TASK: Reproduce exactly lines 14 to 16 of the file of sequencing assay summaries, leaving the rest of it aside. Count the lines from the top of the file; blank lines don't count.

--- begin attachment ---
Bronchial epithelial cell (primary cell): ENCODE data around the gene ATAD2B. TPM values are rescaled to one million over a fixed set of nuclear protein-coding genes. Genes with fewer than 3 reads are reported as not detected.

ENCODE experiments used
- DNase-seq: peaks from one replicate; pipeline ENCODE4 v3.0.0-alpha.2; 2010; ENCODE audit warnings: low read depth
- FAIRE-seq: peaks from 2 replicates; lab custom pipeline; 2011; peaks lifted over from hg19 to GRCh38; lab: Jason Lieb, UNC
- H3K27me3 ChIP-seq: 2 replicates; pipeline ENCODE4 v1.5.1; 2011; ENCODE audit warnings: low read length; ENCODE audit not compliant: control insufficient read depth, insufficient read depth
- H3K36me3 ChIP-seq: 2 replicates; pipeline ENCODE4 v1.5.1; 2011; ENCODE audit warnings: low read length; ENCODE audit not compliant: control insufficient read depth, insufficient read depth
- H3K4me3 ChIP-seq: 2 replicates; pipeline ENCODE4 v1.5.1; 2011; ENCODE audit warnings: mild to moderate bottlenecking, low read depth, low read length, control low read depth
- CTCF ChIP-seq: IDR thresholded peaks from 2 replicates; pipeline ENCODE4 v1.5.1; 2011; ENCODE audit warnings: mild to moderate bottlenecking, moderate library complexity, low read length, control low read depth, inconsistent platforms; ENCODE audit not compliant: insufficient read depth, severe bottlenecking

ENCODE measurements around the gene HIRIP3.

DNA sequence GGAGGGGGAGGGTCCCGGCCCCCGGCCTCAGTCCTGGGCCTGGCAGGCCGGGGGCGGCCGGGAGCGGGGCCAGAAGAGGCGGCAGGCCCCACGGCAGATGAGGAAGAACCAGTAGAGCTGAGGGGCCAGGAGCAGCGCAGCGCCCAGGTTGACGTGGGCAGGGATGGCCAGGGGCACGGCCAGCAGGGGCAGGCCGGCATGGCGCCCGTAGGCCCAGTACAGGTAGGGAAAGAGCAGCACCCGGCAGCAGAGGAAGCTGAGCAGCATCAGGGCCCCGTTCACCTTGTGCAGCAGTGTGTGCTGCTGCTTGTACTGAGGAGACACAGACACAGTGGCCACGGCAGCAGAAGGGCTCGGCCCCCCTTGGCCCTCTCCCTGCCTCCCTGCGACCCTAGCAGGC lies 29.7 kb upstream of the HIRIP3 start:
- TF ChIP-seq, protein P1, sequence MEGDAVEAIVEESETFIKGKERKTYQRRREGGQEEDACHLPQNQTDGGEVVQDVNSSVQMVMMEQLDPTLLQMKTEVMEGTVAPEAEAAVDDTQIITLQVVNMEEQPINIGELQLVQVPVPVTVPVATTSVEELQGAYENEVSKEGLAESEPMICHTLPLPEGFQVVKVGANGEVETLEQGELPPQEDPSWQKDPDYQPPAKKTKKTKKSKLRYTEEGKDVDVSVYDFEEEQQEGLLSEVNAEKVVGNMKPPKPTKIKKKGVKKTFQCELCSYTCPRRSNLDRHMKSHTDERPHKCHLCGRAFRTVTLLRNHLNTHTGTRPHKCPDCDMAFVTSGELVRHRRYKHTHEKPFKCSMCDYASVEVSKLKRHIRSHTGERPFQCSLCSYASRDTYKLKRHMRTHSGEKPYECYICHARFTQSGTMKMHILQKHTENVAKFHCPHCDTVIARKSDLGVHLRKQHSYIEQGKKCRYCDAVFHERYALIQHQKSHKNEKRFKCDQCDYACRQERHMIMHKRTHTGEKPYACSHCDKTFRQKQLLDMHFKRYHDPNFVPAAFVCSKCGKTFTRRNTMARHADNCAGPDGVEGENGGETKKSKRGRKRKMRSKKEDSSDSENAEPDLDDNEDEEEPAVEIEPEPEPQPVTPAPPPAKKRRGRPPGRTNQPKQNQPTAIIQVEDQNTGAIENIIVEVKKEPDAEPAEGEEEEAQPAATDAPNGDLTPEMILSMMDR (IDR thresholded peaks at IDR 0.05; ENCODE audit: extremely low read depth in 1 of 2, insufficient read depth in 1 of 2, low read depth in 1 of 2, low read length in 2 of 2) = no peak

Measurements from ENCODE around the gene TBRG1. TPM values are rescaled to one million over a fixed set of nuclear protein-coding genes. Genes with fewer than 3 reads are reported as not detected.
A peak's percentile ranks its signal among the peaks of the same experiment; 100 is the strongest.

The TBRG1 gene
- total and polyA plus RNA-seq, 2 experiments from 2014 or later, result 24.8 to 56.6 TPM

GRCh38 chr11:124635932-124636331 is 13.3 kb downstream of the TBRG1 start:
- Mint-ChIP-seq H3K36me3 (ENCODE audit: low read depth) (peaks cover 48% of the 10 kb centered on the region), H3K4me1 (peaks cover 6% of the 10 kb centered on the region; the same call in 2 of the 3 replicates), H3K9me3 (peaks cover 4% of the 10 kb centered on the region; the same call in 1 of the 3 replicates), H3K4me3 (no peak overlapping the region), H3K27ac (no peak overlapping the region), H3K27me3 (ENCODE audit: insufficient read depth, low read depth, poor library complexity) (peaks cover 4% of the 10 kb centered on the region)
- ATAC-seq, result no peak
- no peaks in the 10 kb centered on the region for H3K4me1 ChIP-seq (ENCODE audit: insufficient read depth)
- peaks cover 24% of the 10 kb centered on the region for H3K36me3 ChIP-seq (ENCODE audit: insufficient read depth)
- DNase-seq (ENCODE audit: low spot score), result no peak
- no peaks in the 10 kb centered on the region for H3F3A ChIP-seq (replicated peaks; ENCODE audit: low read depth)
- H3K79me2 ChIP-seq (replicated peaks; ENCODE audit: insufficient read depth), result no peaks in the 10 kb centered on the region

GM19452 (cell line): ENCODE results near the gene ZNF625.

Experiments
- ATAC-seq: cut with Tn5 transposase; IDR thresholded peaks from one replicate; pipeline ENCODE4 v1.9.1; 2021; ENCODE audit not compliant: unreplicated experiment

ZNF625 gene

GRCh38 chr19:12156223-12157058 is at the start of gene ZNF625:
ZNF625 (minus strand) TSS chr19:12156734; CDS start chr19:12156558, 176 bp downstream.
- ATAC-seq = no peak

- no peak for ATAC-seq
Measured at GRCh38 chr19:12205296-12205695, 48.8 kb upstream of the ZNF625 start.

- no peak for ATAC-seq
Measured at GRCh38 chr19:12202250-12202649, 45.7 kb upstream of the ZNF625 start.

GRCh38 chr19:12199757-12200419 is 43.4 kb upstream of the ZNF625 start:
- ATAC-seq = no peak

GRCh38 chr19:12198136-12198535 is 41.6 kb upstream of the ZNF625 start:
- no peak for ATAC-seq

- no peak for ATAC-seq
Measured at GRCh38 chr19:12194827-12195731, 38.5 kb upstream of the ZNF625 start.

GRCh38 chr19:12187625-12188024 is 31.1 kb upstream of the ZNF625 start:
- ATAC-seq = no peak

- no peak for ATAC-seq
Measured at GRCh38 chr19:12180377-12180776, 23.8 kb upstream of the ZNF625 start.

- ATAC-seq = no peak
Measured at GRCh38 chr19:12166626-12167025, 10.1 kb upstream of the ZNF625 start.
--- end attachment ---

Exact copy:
The TBRG1 gene
- total and polyA plus RNA-seq, 2 experiments from 2014 or later, result 24.8 to 56.6 TPM

GRCh38 chr11:124635932-124636331 is 13.3 kb downstream of the TBRG1 start: